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  • Post last modified:November 20, 2022
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With our charts, you can compare the run times of different battery sizes when used with popular trolling motor sizes: 30, 55, 80 and 112 pounds of thrust.

The following is an estimation of how much amp draw occurs at different speeds. The actual amount varies depending on the motor being used, as well as the boat and water conditions.

How Do We Calculate Run Time?

The run time of trolling motor batteries is calculated by multiplying the battery’s amp-hours (Ah) rating by the number of amps it draws at a given speed. This calculation assumes that the battery will be used until it is discharged to 20% capacity. (80% depth of discharge or DoD)

To get an accurate estimation, make sure to read your motor’s user manual for its amp draw at different speeds.

Remember to factor in any additional electrical equipment that may be using power from the battery while trolling.

30 lb Trolling Motor Battery Chart

Trolling motors with 30 pounds of thrust are often found on smaller boats like kayaks and canoes. They are powered by a single 12-volt battery. The following chart shows the run times at various speeds with different battery sizes.

Battery Bank
12V
Max Speed
30A
Med Speed
15A
Low Speed
7A
35Ah Battery56min1h 52min4h
50Ah Battery1h 20min2h 40min5h 42min
100Ah Battery2h 40min5h 20min11h 24min

55 lb Trolling Motor Battery Chart

Battery Bank
12V
Max Speed
40A
Med Speed
16A
Low Speed
8A
35Ah Battery42min1h 45min3h 30min
50Ah Battery1h2h 30min5h
100Ah Battery2h5h10h
200Ah Battery4h10h20h

80 lb Trolling Motor Battery Chart

Trolling motors with 80 pounds of thrust are most often found on larger boats such as bass boats, pontoons, and small center console fishing boats. They are powered by two 12 volt batteries wired in series for 24 volts in total.

Battery Bank
24V
Max Speed
35A
Med Speed
15A
Low Speed
5A
2 x 35Ah Battery48min1h 52min5h 36 mins
2 x 50Ah Battery1h 8min2h 40min8h
2 x 100Ah Battery2h 16min5h 20 min16h
2 x 200Ah Battery4h 32min10h 40 min32h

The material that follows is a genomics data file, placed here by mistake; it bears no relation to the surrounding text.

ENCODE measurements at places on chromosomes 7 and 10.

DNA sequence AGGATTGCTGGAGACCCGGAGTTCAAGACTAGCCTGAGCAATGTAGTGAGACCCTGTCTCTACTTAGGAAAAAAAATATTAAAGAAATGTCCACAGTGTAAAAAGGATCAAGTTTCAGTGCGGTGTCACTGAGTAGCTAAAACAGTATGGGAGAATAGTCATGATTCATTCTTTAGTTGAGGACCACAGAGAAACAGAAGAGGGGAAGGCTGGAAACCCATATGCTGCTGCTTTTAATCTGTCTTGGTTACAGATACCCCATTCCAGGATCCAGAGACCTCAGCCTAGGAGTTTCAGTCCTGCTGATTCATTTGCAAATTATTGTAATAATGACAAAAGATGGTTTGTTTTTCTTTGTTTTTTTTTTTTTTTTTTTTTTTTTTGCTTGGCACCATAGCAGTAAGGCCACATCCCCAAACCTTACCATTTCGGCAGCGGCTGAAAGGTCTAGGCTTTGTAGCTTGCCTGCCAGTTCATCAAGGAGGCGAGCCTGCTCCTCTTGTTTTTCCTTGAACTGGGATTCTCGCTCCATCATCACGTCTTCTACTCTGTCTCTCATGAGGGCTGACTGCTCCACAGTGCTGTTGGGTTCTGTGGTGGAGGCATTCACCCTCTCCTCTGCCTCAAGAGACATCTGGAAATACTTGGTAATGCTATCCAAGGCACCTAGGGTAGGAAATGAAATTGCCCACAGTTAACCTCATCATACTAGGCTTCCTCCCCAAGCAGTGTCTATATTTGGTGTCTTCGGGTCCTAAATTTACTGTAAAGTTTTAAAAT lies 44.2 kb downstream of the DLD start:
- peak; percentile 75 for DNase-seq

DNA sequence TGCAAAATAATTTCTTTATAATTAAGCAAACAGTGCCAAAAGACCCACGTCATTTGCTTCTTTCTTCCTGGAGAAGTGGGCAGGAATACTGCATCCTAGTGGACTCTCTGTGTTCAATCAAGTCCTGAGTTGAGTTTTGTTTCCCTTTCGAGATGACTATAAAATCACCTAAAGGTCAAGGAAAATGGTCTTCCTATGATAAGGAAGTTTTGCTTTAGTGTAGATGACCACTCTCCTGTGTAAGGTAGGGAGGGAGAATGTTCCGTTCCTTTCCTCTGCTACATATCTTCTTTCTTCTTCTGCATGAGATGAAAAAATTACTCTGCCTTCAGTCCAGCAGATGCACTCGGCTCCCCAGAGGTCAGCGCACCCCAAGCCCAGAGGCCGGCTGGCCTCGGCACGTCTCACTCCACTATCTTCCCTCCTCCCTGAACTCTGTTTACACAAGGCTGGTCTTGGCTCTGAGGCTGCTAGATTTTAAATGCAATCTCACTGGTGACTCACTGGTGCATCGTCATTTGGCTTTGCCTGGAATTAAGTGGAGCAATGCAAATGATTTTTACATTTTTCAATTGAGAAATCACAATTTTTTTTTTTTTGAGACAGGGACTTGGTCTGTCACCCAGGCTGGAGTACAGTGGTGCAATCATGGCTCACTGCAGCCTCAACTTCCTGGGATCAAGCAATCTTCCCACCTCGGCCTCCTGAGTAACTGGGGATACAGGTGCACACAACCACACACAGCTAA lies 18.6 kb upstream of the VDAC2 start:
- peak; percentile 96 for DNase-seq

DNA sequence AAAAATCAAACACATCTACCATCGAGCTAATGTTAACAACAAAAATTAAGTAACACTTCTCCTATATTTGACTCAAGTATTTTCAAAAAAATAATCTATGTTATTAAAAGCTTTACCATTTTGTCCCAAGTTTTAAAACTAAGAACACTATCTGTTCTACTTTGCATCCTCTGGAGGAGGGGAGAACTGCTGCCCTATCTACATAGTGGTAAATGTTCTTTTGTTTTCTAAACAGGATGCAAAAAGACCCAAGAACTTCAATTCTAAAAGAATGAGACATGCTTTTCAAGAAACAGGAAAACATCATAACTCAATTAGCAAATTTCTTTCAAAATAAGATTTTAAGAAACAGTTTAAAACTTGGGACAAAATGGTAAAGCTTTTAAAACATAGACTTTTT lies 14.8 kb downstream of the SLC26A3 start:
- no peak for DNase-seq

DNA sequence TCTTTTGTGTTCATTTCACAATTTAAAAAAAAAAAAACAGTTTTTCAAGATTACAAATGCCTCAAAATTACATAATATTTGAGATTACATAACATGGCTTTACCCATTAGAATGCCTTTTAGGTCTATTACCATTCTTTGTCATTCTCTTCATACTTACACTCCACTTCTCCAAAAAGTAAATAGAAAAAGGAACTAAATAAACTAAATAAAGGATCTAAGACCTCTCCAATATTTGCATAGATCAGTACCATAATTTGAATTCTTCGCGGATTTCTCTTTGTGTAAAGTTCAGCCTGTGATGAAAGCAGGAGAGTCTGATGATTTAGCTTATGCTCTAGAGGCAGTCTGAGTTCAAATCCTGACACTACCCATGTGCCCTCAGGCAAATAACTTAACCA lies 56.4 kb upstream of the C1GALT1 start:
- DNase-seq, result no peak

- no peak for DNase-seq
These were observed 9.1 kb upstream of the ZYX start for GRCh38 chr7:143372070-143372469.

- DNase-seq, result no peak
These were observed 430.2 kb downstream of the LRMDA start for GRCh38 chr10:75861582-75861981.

112 lb Trolling Motor Battery Chart

These powerful trolling motors are typically found on larger and heavier boats. They need 36 volts to run at full power. (3 x 12 Volts)

Battery Bank
36V
Max Speed
40A
Med Speed
15A
Low Speed
5A
3 x 35Ah Battery42min1h 52min5h 36 mins
3 x 50Ah Battery1h2h 40min8h
3 x 100Ah Battery2h5h 20 min16h
3 x 200Ah Battery4h10h 40 min32h

Depth of Discharge

For lead-acid batteries, the deeper a battery is discharged, the lower its capacity and run time will be. It’s recommended not to discharge them more than 50% to maximize your battery’s life. If you frequently discharge a lead-acid battery to 80%, it will very likely have reduced capacity after one season.

Lithium batteries, on the other hand, can be regularly discharged to 80% and still last hold the charge after 5 and more years.

Battery Type and Longevity

The main difference between lead-acid and lithium batteries is their longevity. Lead-acid batteries will typically last around two or three years with regular use, while lithium batteries can last five years or more.

Additionally, lead-acid batteries are prone to sulfation (the buildup of sulfate crystals on the plates) when stored for long periods of time, while lithium batteries do not suffer from this problem.

Battery Warranty

When selecting a trolling motor battery, it’s important to consider the warranty offered by the manufacturer.

Lithium batteries usually come with a longer warranty, often up to five years full coverage and sometimes as much as 10.

Conclusion

By comparing different batteries on this chart, you can identify the best battery size for your application based on the trolling motor thrust.

Keep in mind the amp draw is just an estimation based on our research to give you a rough idea of what to expect.